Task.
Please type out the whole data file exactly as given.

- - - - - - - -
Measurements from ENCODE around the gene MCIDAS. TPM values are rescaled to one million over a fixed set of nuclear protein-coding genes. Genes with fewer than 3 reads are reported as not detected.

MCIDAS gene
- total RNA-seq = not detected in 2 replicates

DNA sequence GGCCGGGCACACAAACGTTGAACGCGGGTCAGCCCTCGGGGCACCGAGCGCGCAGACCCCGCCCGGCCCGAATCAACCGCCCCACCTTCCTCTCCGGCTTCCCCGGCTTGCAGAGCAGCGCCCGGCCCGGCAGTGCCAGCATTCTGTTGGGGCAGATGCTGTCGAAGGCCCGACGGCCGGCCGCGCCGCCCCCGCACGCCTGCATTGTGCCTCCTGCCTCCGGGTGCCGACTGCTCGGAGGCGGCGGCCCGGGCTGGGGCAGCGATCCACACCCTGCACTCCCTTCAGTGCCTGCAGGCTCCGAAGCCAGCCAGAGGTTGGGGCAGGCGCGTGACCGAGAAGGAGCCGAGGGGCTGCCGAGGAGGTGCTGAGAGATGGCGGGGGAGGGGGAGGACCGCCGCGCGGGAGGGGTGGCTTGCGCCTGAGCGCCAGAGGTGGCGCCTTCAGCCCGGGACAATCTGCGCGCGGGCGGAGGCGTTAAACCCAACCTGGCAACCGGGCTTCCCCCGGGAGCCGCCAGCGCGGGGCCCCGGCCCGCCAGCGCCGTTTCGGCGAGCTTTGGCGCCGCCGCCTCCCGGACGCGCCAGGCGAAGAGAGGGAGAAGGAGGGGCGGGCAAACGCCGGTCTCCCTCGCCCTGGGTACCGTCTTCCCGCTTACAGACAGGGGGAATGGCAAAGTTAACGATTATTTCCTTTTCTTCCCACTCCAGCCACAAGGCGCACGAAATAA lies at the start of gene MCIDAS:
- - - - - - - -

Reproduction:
Measurements from ENCODE around the gene MCIDAS. TPM values are rescaled to one million over a fixed set of nuclear protein-coding genes. Genes with fewer than 3 reads are reported as not detected.

MCIDAS gene
- total RNA-seq = not detected in 2 replicates

DNA sequence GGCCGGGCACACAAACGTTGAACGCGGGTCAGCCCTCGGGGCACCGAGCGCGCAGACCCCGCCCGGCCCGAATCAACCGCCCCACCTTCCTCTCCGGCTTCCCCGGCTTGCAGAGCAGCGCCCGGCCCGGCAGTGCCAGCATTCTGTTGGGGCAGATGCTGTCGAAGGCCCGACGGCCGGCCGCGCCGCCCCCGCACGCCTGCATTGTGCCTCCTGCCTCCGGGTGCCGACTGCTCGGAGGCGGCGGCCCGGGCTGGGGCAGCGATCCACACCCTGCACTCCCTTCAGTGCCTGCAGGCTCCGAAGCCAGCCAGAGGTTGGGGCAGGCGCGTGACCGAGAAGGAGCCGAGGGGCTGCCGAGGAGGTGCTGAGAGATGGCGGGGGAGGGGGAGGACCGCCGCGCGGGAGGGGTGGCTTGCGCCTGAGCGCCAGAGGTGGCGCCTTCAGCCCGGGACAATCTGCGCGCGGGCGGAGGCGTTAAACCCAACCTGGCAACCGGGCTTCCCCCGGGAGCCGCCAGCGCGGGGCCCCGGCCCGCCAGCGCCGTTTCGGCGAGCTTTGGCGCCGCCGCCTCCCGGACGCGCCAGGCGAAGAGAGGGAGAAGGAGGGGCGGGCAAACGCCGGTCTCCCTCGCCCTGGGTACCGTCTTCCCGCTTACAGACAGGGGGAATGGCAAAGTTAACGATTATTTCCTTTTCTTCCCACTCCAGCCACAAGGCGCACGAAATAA lies at the start of gene MCIDAS: